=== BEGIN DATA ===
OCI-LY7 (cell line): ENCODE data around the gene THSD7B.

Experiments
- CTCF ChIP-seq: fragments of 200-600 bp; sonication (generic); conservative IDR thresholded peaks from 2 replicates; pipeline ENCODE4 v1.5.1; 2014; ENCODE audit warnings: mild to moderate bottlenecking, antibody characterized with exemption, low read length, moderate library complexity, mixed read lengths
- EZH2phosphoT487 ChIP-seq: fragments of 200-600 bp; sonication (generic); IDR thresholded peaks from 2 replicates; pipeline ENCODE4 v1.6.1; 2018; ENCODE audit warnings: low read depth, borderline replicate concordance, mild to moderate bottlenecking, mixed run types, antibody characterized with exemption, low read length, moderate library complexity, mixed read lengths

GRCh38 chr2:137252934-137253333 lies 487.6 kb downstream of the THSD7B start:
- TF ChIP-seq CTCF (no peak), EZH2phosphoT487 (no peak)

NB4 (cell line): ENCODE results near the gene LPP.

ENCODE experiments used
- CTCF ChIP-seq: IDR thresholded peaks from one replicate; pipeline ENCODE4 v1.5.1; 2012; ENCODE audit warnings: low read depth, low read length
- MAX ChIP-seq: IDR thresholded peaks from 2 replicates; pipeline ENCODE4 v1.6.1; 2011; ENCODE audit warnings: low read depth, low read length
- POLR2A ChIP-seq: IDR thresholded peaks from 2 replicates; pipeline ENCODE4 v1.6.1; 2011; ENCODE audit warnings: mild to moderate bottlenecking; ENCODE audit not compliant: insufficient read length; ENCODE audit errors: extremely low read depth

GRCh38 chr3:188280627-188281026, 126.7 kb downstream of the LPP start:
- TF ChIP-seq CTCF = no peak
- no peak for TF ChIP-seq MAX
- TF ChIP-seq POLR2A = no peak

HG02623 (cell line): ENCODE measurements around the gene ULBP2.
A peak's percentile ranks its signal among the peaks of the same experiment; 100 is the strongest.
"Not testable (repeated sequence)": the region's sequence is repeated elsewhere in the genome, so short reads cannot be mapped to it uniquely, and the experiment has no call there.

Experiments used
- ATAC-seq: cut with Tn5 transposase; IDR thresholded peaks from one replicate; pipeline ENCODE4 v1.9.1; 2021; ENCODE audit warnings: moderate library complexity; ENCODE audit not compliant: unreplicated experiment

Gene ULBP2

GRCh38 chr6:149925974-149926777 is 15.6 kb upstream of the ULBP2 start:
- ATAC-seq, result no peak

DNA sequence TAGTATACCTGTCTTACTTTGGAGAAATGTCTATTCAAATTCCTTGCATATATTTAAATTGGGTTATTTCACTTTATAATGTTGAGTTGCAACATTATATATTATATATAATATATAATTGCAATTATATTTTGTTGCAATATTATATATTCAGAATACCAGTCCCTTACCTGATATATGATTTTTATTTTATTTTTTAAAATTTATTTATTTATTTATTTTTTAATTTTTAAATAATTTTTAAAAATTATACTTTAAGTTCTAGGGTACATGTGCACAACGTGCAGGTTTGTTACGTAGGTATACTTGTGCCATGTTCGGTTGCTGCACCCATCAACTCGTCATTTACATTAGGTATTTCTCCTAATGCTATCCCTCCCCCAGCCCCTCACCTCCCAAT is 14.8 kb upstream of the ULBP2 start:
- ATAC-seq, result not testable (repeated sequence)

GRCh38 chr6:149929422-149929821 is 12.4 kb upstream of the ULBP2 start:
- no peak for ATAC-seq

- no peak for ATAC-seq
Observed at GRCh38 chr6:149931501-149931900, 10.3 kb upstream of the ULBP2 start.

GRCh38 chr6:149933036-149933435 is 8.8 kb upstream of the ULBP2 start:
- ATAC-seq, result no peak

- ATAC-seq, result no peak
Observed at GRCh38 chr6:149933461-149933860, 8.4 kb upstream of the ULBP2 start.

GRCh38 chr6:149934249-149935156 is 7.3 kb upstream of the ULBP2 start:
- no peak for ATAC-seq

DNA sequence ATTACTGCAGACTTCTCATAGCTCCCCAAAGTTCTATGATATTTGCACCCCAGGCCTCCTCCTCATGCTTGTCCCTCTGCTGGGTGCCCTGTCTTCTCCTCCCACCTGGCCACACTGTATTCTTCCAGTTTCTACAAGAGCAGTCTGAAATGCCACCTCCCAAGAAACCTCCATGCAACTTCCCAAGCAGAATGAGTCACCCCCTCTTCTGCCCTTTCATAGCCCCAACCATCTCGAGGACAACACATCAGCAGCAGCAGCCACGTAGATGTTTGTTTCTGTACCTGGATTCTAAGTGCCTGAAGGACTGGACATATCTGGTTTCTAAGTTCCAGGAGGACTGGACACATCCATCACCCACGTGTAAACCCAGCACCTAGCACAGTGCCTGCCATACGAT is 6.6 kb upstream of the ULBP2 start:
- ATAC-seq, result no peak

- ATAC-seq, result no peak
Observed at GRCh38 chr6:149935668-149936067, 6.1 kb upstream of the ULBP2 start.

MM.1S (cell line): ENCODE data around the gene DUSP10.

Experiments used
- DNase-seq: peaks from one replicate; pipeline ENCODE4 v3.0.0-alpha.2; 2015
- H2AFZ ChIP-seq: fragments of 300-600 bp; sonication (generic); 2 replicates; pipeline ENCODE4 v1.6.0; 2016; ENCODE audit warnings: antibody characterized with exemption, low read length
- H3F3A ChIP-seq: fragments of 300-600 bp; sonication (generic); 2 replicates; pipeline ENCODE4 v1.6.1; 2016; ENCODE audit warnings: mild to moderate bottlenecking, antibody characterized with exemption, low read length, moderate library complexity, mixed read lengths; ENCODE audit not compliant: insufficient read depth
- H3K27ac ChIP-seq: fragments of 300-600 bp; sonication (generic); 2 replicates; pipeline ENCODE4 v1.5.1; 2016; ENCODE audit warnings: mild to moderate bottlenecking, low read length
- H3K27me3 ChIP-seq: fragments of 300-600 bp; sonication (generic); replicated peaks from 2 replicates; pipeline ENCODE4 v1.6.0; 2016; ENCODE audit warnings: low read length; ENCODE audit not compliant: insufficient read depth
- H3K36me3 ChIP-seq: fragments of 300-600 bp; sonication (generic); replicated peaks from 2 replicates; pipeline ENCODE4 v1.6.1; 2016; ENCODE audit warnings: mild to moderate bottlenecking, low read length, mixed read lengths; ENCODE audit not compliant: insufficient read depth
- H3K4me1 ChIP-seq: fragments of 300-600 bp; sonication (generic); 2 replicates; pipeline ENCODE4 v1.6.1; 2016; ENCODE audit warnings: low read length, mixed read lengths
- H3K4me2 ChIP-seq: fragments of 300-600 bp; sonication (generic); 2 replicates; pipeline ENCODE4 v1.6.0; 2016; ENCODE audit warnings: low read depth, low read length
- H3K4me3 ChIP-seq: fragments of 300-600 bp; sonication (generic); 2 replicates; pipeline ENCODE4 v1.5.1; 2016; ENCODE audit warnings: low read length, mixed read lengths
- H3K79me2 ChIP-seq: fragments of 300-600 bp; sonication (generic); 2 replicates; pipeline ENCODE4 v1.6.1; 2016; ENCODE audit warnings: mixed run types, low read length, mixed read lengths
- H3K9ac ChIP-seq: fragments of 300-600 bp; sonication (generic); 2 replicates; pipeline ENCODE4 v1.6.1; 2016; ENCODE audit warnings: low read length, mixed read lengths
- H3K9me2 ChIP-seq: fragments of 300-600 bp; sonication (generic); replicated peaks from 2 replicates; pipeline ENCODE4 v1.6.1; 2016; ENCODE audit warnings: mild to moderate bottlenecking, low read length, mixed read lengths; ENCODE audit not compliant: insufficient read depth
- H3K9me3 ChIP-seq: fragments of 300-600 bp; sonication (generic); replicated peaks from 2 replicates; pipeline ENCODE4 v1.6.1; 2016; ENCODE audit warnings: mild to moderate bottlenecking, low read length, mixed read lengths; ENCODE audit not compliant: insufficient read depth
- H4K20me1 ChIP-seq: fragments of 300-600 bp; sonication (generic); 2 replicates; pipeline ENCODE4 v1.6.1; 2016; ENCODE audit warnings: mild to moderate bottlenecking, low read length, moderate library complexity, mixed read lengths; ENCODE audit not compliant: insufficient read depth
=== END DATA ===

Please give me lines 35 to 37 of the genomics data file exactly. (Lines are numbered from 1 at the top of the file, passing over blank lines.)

- no peak for ATAC-seq

DNA sequence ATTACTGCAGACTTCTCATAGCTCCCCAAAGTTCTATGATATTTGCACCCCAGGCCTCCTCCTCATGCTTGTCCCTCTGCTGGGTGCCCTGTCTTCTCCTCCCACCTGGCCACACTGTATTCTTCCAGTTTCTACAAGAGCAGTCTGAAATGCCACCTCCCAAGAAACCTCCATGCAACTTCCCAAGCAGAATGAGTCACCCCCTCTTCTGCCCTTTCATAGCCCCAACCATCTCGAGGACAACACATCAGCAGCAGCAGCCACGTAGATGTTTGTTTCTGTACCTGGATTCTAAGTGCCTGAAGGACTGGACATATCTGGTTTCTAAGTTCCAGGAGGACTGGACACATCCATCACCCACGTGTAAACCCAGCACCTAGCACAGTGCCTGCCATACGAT is 6.6 kb upstream of the ULBP2 start:
- ATAC-seq, result no peak